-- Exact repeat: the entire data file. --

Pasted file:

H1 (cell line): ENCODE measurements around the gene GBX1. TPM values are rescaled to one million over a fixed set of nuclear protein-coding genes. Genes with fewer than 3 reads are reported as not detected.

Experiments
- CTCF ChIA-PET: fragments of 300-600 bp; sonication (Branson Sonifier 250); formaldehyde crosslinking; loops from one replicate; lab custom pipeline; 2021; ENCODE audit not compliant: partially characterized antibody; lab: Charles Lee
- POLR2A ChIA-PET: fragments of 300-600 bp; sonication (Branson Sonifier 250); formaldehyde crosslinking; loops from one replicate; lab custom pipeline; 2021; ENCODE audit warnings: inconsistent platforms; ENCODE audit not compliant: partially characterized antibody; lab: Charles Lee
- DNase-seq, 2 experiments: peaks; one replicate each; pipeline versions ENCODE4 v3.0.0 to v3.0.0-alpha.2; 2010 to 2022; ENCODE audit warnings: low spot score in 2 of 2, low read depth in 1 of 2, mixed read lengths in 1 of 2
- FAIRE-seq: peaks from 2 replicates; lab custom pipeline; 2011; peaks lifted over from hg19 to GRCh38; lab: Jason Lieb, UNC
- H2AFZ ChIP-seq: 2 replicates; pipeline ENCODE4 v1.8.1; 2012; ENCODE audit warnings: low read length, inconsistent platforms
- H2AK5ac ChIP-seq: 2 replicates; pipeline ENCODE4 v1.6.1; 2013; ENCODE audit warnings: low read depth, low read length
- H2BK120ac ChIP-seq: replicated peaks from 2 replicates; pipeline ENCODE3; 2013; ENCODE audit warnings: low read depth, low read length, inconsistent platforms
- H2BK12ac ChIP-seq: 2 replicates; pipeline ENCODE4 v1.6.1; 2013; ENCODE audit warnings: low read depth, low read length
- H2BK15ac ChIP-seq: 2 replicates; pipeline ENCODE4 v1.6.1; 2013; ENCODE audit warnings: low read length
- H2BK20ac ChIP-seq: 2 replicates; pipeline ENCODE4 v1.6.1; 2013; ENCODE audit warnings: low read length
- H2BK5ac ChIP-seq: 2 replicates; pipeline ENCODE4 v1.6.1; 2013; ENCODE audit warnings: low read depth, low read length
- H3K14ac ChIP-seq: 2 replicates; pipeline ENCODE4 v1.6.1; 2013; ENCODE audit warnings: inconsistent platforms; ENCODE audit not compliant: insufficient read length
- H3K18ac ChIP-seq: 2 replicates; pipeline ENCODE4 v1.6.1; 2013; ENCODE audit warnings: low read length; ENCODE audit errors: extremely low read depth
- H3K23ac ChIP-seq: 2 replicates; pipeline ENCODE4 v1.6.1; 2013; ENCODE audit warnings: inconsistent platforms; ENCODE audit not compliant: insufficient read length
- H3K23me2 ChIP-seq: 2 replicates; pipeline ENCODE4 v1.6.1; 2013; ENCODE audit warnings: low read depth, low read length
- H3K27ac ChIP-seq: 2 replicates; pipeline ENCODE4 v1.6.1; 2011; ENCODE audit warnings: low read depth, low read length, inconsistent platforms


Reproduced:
H1 (cell line): ENCODE measurements around the gene GBX1. TPM values are rescaled to one million over a fixed set of nuclear protein-coding genes. Genes with fewer than 3 reads are reported as not detected.

Experiments
- CTCF ChIA-PET: fragments of 300-600 bp; sonication (Branson Sonifier 250); formaldehyde crosslinking; loops from one replicate; lab custom pipeline; 2021; ENCODE audit not compliant: partially characterized antibody; lab: Charles Lee
- POLR2A ChIA-PET: fragments of 300-600 bp; sonication (Branson Sonifier 250); formaldehyde crosslinking; loops from one replicate; lab custom pipeline; 2021; ENCODE audit warnings: inconsistent platforms; ENCODE audit not compliant: partially characterized antibody; lab: Charles Lee
- DNase-seq, 2 experiments: peaks; one replicate each; pipeline versions ENCODE4 v3.0.0 to v3.0.0-alpha.2; 2010 to 2022; ENCODE audit warnings: low spot score in 2 of 2, low read depth in 1 of 2, mixed read lengths in 1 of 2
- FAIRE-seq: peaks from 2 replicates; lab custom pipeline; 2011; peaks lifted over from hg19 to GRCh38; lab: Jason Lieb, UNC
- H2AFZ ChIP-seq: 2 replicates; pipeline ENCODE4 v1.8.1; 2012; ENCODE audit warnings: low read length, inconsistent platforms
- H2AK5ac ChIP-seq: 2 replicates; pipeline ENCODE4 v1.6.1; 2013; ENCODE audit warnings: low read depth, low read length
- H2BK120ac ChIP-seq: replicated peaks from 2 replicates; pipeline ENCODE3; 2013; ENCODE audit warnings: low read depth, low read length, inconsistent platforms
- H2BK12ac ChIP-seq: 2 replicates; pipeline ENCODE4 v1.6.1; 2013; ENCODE audit warnings: low read depth, low read length
- H2BK15ac ChIP-seq: 2 replicates; pipeline ENCODE4 v1.6.1; 2013; ENCODE audit warnings: low read length
- H2BK20ac ChIP-seq: 2 replicates; pipeline ENCODE4 v1.6.1; 2013; ENCODE audit warnings: low read length
- H2BK5ac ChIP-seq: 2 replicates; pipeline ENCODE4 v1.6.1; 2013; ENCODE audit warnings: low read depth, low read length
- H3K14ac ChIP-seq: 2 replicates; pipeline ENCODE4 v1.6.1; 2013; ENCODE audit warnings: inconsistent platforms; ENCODE audit not compliant: insufficient read length
- H3K18ac ChIP-seq: 2 replicates; pipeline ENCODE4 v1.6.1; 2013; ENCODE audit warnings: low read length; ENCODE audit errors: extremely low read depth
- H3K23ac ChIP-seq: 2 replicates; pipeline ENCODE4 v1.6.1; 2013; ENCODE audit warnings: inconsistent platforms; ENCODE audit not compliant: insufficient read length
- H3K23me2 ChIP-seq: 2 replicates; pipeline ENCODE4 v1.6.1; 2013; ENCODE audit warnings: low read depth, low read length
- H3K27ac ChIP-seq: 2 replicates; pipeline ENCODE4 v1.6.1; 2011; ENCODE audit warnings: low read depth, low read length, inconsistent platforms